Conflict can be uncomfortable, but it is not always unhealthy. And the question that a leader should ask is not, “How do I avoid conflict?” The question should be, “How do I manage conflict effectively in order to produce positive change?”

Some years ago, a mid-level bureaucrat working for the Environmental Protection Agency decided to try an experiment. He contacted several of his friends in federal service and asked each of them to log an entire workday, minute by minute, just to see for themselves how they were spending their time.

One refused, probably because he knew ahead of time what the results would be.

Conflicts Are Inevitable.

Conflicts create the need for change, and they arise as the result of change. Managing conflicts is one of the most important leadership skills.

We define a conflict as a struggle between two or more individuals over perceived differences about substantive issues, or a struggle over perceived differences about relational issues.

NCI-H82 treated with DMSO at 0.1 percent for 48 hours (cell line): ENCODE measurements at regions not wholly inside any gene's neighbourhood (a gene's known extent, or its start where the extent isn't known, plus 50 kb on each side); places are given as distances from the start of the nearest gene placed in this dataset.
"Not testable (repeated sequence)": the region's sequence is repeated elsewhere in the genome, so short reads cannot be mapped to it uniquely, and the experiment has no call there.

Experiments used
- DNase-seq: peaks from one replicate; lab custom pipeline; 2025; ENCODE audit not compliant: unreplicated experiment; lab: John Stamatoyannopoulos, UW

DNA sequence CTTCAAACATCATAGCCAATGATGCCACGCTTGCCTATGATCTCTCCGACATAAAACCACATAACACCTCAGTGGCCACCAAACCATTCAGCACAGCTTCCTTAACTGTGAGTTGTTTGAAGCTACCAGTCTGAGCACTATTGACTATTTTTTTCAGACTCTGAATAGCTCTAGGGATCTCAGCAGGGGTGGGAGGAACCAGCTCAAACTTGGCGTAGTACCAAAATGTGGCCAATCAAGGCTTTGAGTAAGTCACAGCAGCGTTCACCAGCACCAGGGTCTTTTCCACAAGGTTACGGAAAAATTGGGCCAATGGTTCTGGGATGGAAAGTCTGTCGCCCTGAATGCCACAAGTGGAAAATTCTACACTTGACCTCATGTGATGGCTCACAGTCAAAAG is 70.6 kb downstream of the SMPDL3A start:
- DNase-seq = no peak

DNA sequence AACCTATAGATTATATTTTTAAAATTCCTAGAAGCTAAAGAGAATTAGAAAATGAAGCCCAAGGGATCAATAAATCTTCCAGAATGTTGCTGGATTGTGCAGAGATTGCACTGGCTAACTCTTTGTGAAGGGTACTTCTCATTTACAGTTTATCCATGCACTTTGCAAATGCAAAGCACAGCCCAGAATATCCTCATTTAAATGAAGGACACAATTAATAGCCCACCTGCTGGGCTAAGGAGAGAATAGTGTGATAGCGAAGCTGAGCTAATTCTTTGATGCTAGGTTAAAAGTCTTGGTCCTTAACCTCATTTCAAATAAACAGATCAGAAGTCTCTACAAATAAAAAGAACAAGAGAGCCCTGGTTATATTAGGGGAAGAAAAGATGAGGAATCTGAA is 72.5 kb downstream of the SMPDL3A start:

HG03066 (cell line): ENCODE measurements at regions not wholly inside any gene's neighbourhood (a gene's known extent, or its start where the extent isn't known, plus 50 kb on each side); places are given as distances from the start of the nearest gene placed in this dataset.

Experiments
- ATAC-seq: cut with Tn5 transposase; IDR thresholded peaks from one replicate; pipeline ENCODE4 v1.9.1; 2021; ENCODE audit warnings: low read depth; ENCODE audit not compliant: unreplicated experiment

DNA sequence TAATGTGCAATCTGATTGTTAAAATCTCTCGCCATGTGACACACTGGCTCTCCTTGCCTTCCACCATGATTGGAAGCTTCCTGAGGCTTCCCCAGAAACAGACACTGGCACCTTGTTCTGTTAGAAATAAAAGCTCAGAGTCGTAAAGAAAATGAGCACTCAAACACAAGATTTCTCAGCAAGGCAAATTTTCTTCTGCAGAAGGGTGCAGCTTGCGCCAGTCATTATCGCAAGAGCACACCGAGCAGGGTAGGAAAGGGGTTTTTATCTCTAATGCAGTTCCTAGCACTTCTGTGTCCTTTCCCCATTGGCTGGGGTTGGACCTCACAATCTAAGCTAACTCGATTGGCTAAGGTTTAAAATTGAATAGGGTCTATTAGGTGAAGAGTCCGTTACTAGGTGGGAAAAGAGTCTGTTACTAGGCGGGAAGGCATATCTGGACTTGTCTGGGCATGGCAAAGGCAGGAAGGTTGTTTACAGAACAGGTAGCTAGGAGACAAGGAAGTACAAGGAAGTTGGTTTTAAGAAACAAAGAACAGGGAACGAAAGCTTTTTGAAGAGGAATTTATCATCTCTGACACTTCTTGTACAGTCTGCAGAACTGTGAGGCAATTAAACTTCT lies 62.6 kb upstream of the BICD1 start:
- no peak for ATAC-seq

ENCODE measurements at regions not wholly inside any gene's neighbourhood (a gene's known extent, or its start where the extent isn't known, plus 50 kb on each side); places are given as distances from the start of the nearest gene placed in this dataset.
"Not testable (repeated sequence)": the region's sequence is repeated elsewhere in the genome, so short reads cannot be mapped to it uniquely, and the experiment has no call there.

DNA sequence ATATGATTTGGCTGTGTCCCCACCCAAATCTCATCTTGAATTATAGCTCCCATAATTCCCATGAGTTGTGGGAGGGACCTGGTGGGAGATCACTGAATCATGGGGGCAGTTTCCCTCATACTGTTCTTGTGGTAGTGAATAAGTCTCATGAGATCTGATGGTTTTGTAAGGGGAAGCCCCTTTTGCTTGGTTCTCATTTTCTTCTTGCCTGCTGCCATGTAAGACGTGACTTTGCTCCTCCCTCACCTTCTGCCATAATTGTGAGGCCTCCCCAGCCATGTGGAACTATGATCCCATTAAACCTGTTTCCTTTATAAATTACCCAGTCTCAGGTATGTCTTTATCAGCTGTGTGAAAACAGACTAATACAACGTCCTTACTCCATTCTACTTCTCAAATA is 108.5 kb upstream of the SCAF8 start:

• A substantive issue might be the correct procedure to follow or who gets what resources.
  • A relational issue might be about how much autonomy or how much control each person has within a relationship.

Conflict can be uncomfortable, but it is not always unhealthy. And the question that a leader should ask is not, “How do I avoid conflict?” The question should be, “How do I manage conflict effectively in order to produce positive change?”

If conflict is managed effectively and productively, the result is less stress, more creative problem solving, and stronger relationships between team members and between leader and followers.

Conflicts can be very complex. Managing them is almost never simple. Three common approaches are differentiation, fractionation, and face-saving.

 

 

Ryan Kane image001Ryan Kane is Athletic Director and men’s basketball head coach at Ripon College. This blog addresses remarks made by Coach Kane regarding his leadership roles on and off the court. Questions for the interview were prepared by Elliott Holt, Esteban Borja Pena, Clark Cunningham, Jaylen Mahone, and Jacob Zuehlke, all members of the Ripon College Business Leadership course in the fall semester of 2021.

What drives you and keeps you motivated year after year?

 

Interview by: Abby Gilbertson, Jinjin Han, Lily Kopplin, Kara Vande Brink, Skyylar Brescia, & Zoe Hazel

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Front Row Kneeling L-R: Jack Christ, Lily Kopplin, Abby Gilbertson.

Back Row Standing L-R: Jinjin Han, Elaine Coll, Skylar Brescia, Zoe Hazel, Kara Vande Brink